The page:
Close
Language?
English
Español
Basics about your child’s rights

Are Employers Required to Provide Accommodations?

By Jim Rein

Is there a law that guarantees accommodations in the workplace?

Jim Rein

Former Dean, Vocational Independence Program, New York Institute of Technology

Yes. In fact, there’s more than one law that guarantee workplace accommodations for people with disabilities. But each of these laws comes with three important requirements:

  • The applicant or employee’s disability is verified.
  • The applicant or employee meets all the requirements of the position, such as education level, experience and skills.
  • The accommodations are reasonable and do not create a significant financial hardship for the employer.

Laws to look at are Title I, II Subtitle A and Title III of the Americans with Disabilities Act (ADA) Sections 503 and 504 of the Rehabilitation Act of 1973, and Section 188 of the Workforce Investment Act of 1998.

Good resources to look at are the Job Accommodations Network (JAN). Try its Searchable Online Accommodation Resource (SOAR). JAN is a federal service that provides free one-on-one consultations to people with disabilities. Its consultants can suggest job accommodation ideas. They can also help you request and negotiate those accommodations.

SOAR includes accommodation suggestions for a variety of learning disabilities. You can find specific examples of workplace accommodations. This could include a supervisor providing written instructions for an employee who has difficulty remembering what tasks to do and in which order.

JAN also has a list of federal, state and local resources that may be helpful. The list includes state vocational rehabilitation agencies that help people with disabilities pursue meaningful careers.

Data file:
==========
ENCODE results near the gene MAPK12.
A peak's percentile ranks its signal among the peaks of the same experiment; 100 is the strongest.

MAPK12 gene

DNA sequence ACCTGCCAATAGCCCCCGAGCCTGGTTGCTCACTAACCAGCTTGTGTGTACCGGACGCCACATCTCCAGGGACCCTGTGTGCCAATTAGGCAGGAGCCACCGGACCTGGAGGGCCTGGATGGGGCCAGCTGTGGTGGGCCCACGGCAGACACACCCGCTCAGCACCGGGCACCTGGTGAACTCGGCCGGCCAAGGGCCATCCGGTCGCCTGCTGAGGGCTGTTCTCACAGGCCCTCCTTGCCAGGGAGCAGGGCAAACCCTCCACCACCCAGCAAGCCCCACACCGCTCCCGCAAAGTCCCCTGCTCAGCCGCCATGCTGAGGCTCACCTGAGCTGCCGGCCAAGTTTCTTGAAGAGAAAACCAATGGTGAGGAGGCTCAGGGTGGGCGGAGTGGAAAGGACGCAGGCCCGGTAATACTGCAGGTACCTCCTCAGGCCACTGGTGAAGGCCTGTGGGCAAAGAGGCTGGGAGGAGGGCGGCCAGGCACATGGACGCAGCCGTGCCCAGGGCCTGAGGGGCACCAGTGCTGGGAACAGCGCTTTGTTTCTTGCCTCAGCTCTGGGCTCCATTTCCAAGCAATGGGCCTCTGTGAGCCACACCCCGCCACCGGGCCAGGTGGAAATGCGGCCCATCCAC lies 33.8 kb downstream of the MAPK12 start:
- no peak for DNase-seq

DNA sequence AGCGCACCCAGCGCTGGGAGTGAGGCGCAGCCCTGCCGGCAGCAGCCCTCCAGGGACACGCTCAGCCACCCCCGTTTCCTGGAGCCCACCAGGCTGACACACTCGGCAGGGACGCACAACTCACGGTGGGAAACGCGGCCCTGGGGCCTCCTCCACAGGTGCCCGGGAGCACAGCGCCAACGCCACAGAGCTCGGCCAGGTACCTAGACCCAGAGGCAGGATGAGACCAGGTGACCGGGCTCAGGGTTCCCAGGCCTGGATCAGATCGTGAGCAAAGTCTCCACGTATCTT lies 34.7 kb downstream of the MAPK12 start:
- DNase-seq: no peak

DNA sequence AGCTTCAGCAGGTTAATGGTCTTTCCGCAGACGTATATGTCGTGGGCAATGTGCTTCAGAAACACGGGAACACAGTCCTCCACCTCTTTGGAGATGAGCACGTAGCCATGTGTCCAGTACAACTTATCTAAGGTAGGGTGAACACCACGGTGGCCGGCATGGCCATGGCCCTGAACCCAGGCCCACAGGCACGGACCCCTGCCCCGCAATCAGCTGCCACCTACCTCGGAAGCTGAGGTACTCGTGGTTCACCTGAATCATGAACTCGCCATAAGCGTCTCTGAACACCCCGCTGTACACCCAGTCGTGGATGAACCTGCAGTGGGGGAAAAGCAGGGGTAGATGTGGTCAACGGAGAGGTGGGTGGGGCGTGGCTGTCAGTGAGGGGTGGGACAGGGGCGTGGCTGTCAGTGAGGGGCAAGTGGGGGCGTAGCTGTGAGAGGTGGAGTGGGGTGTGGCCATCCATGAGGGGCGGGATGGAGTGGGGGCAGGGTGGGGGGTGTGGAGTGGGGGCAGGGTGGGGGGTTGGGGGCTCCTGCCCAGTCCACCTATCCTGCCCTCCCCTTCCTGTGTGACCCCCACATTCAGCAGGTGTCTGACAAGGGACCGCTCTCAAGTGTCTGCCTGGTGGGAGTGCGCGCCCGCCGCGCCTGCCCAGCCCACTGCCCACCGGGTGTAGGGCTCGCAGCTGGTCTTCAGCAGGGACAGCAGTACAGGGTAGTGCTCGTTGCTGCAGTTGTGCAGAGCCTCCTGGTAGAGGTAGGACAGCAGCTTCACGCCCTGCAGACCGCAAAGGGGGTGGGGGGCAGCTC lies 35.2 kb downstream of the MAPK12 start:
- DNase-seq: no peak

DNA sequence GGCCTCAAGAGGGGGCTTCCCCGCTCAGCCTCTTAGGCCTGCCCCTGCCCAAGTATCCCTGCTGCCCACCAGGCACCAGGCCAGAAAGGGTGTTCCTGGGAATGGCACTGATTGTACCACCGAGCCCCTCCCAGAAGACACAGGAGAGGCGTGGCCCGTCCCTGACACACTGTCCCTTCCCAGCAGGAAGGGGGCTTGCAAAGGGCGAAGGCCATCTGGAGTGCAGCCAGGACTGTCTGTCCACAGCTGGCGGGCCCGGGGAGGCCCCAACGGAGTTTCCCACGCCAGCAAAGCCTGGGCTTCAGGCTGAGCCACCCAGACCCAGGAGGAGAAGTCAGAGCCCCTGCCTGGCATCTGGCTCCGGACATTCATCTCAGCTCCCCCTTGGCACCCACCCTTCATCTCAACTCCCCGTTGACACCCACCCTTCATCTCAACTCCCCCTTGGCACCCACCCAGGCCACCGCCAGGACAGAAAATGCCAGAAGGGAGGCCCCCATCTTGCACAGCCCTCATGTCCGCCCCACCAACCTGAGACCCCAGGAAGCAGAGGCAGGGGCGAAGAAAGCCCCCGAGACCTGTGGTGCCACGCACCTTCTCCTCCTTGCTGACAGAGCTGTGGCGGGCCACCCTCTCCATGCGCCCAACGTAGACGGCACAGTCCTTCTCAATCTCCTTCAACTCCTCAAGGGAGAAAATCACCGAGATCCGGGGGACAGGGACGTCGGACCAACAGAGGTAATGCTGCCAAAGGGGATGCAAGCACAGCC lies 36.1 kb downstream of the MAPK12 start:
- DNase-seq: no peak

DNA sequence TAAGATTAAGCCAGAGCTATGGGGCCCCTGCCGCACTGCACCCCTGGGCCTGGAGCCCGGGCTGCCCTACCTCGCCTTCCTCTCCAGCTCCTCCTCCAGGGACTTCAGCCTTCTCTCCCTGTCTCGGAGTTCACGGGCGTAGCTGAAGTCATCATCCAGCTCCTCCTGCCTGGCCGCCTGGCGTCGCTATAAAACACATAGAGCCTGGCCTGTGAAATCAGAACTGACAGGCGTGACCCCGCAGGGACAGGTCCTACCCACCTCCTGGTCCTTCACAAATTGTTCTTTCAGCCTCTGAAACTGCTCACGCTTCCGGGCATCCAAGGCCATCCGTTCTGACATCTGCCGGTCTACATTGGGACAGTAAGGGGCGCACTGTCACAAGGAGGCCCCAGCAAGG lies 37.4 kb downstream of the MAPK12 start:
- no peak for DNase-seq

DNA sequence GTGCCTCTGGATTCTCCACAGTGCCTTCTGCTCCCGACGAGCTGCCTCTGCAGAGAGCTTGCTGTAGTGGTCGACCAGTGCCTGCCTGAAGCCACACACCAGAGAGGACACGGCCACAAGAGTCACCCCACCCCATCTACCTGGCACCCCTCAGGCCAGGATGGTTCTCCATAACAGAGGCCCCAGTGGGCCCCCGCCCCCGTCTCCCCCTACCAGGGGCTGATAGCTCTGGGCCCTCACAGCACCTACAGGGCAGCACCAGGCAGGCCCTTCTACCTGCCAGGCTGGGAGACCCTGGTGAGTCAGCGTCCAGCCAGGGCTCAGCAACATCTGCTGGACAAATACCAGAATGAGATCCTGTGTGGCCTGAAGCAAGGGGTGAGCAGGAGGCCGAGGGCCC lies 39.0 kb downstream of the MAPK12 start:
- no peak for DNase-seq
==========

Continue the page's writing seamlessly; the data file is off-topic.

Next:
These agencies may be able to connect you with a free job coach who can provide on-site support and other resources that can help your child succeed in the workplace.

About the Author

Jim Rein

Jim Rein

Jim Rein, M.A., has lectured around the country on postsecondary options and summer programs for children and young adults with learning and attention issues.

More by this author

Did you find this helpful?

More to Explore

  • Parenting Coach

    Practical ideas for social, emotional and behavioral challenges.

  • Tech Finder

    Find technology to help your child.

    Select platform or device
  • Through Your Child’s Eyes

    Simulations and videos to let you experience your child’s world.

  • Assistive Technology Apps Our Community Loves

    What are our Twitter community’s top picks for helpful apps?

  • Defusing Phrases to Use at IEP Meetings

    Here are 10 stay-calm phrases you can use to redirect conversation and defuse tense situations.

  • Join a Group!

    A safe place for you to connect with other parents like you.

  • Movie and TV Characters With Dyslexia

    Kids with dyslexia may benefit from watching these characters.

  • Putting an End to the Food Fight

    Was this dad going to be stubborn about how his son should eat? Or would he be a little more flexible?